I was math nerd as a kid. And yes, that explains a lot about me.
I think what originally attracted me to math was the objectivity of the subject. Its rules were solid and unwavering. No matter what, seven minus five equals two. I guess I like consistency.
That might be why I find the mathematical field of probability so curious. It combines the ordinary objectivity of mathematics with uncertainty and chance. What does math say about whether a flipped coin will land on heads? Only that there is a fifty percent chance. It cannot, however, tell you what actually will happen when you flip the coin.
One of the fundamental principles of probability is “expected value.” This concept is best demonstrated by an example. Let’s suppose that I had a bag filled with tiles numbered 1 to 100. If you reach into the bag and pull out any number between 1 and 97, you win $100. If, however, you pluck out 98, 99 or 100, you don’t win anything. What is the expected value of your opportunity to play this game?
The math formula is fairly simple. You multiply the potential value, or “reward,” by the percentage chance that such value will be realized (or that you will win the reward). In this case, picking 97 different numbers out of 100 is a win, which is a 97% chance (expressed as .97 mathematically). When you multiply .97 by the $100 reward, you get an expected value of $97. You’ll never actually win that amount – you’ll either win $100 or $0. But the expected value does allow you to evaluate how beneficial (or how costly, if you are dealing with costs instead of benefits) the thing is that might or might not happen.
Whether you like math or not, you’re probably about ready for me to stop talking numbers and make a point. Fair enough. My point is that I think probability has a lot to teach us about how we think of climate change.
So much of the controversy surrounding climate change in the United States centers on whether or not climate change caused by humans is “real.” I find this characterization to miss the mark.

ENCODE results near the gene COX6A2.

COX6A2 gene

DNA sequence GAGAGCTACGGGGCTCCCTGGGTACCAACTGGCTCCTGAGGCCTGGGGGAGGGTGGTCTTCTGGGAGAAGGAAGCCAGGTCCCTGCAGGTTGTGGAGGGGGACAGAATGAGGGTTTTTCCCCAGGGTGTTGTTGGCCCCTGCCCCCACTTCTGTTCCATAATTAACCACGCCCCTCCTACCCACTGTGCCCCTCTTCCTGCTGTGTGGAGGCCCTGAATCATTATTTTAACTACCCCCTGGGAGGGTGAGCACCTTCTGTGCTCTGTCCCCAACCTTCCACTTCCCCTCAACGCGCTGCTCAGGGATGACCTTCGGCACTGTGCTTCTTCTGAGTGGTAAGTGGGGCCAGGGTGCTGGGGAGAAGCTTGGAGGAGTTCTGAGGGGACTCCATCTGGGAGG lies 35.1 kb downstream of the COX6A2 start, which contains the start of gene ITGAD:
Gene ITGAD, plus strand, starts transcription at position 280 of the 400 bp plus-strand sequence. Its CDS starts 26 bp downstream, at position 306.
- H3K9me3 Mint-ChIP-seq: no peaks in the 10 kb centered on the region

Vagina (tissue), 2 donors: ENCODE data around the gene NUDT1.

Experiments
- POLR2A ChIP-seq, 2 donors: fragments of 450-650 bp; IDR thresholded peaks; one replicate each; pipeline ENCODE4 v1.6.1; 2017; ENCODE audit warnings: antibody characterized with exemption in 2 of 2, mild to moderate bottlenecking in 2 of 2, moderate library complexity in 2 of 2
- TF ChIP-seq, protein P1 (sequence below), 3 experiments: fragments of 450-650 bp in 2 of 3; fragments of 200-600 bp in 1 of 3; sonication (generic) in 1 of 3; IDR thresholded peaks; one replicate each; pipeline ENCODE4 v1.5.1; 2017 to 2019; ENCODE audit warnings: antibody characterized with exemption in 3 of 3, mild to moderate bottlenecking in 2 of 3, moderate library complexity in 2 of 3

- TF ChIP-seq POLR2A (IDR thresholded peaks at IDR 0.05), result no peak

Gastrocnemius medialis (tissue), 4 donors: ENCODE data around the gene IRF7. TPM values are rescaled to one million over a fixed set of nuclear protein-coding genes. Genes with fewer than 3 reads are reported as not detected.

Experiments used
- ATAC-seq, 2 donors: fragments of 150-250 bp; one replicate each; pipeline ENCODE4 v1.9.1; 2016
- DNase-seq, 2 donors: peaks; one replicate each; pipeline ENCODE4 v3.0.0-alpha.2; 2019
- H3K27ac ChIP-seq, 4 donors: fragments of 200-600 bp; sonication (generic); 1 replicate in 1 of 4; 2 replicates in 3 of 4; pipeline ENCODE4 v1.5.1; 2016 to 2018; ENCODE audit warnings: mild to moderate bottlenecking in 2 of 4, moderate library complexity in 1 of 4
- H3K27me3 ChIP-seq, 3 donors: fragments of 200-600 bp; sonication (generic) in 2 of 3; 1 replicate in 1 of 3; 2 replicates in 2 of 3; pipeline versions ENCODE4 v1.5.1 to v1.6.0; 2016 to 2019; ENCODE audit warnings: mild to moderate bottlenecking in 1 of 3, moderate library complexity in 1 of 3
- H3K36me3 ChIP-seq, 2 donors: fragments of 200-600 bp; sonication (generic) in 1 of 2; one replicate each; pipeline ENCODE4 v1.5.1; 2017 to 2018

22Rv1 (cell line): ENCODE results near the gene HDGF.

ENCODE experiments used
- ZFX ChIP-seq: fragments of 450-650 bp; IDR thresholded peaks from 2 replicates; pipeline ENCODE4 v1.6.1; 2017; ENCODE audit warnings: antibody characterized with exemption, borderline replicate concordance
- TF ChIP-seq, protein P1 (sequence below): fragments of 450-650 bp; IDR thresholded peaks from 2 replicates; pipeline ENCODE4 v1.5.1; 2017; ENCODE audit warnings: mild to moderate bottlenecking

What is “real” is that global emissions of carbon dioxide have increased steadily over the last sixty years as a result of human consumption of fossil fuels (call this “Fact A”). At the same time, the parts per million of carbon in the atmosphere has increased (“Fact B”). It’s also factual that global temperatures have increased over the same period (“Fact C”).
The probability that Fact A causes Fact B, which in turn causes Fact C, is how we can judge whether or not humans are primarily responsible for climate change. And the community of climate scientists, as represented by the International Panel on Climate Change, currently believes that it is “extremely likely that human influence has been the dominant cause of the observed warming since the mid-20th century.”
So here’s the rub. When climate change deniers find new evidence that suggests humans might not be driving climate change, that evidence cannot “disprove” anthropogenic climate change. Instead, the evidence might only slightly reduce its probability, from “extremely likely” to a bit less than that. Allow me to explain, once more using my hypothetical bag of tiles….
Now, instead of winning $100, assume that the worst of climate change’s negative impacts (drought, intense storms, spread of disease, shocks to the global economy, etc.) will happen if you draw tiles 1 through 97. In other words, you’ll lose. I would say that the expected costs in that situation are really high, and you probably don’t want to reach into the bag.
What if we changed the game slightly, and now those bad things will only happen if you draw tiles 1 through 95. Perhaps new evidence on anthropogenic climate change has reduced scientific consensus slightly, making 96 and 97 “safe” numbers in this hypothetical. This evidence could change the probability, but it would not eradicate all of the “losing” numbers. Does this hypothetical new evidence make you feel much better? I didn’t think so.
Folks, the expected costs of climate change are immense regardless of whether anthropogenic climate change is “extremely likely” or just “very likely.” Which is why it’s so important that we do all we can now to fix the problem.